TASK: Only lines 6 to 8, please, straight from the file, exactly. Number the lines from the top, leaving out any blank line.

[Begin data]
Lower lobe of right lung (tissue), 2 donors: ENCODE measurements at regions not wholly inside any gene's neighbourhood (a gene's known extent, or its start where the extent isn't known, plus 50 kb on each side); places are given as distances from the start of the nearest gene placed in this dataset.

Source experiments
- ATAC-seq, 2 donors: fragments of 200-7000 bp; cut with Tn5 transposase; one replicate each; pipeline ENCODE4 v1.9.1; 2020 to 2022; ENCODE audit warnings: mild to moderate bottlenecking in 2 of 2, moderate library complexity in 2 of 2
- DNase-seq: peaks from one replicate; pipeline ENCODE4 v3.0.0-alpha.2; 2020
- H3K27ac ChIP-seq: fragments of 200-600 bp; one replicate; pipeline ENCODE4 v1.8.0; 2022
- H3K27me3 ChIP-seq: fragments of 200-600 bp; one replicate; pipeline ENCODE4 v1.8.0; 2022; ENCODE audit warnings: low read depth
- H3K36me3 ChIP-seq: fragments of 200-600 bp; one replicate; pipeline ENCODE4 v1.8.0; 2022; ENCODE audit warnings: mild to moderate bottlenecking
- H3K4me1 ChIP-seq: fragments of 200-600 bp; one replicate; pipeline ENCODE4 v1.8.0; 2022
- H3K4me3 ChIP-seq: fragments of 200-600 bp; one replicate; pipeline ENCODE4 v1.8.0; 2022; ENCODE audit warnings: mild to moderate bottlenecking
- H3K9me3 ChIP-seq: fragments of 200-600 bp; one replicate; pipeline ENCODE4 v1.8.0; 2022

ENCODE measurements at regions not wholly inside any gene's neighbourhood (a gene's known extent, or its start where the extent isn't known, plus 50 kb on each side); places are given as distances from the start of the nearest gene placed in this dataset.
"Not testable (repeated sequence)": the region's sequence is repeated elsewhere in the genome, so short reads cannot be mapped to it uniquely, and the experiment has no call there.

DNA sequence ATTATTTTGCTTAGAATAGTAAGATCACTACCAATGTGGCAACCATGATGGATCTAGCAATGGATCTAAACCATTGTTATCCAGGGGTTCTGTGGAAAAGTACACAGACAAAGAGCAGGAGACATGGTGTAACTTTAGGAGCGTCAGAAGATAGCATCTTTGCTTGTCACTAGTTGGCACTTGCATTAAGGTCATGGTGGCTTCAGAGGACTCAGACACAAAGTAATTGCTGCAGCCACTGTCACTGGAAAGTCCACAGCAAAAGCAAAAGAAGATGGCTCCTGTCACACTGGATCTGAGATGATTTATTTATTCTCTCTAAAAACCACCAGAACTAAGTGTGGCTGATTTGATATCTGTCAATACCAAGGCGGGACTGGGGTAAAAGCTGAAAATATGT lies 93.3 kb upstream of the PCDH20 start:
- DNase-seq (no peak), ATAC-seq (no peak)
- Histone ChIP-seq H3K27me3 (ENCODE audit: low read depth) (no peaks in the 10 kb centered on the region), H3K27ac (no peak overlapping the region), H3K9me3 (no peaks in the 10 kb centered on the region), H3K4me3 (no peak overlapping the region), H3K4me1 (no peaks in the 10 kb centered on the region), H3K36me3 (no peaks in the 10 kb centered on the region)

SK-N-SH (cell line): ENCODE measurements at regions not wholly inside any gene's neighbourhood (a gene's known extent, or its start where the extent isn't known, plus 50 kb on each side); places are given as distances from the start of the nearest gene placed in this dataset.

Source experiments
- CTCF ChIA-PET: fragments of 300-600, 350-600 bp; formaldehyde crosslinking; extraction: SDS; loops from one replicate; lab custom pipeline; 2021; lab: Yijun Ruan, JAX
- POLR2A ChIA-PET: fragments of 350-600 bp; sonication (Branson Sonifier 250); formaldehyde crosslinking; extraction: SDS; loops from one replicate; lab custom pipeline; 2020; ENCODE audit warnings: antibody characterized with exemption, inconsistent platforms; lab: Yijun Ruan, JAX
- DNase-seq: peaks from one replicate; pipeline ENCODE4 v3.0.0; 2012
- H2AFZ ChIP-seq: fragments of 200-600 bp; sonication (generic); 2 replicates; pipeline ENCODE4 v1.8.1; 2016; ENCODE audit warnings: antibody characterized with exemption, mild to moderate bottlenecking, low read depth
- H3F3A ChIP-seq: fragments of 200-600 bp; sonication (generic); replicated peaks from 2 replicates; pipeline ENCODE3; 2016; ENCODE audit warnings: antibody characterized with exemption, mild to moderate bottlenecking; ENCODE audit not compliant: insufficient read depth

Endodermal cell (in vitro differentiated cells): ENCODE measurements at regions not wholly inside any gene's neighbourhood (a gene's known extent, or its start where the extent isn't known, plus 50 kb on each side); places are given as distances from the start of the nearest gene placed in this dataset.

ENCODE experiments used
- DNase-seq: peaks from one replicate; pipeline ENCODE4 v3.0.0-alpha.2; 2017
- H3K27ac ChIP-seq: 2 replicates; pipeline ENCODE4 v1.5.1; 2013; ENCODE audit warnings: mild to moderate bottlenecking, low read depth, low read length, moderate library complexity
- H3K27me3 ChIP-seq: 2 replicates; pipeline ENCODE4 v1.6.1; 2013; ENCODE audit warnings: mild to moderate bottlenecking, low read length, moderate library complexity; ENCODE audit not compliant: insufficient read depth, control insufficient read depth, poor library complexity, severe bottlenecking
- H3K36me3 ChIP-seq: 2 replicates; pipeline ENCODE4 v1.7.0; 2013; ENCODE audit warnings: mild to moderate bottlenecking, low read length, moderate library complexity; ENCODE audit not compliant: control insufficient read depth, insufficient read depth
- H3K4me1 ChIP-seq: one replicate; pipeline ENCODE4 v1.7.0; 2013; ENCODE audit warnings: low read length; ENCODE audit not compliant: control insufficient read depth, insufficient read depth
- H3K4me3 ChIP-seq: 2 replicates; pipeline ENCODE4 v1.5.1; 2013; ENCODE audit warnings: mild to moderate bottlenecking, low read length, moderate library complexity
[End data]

- H3K27me3 ChIP-seq: fragments of 200-600 bp; one replicate; pipeline ENCODE4 v1.8.0; 2022; ENCODE audit warnings: low read depth
- H3K36me3 ChIP-seq: fragments of 200-600 bp; one replicate; pipeline ENCODE4 v1.8.0; 2022; ENCODE audit warnings: mild to moderate bottlenecking
- H3K4me1 ChIP-seq: fragments of 200-600 bp; one replicate; pipeline ENCODE4 v1.8.0; 2022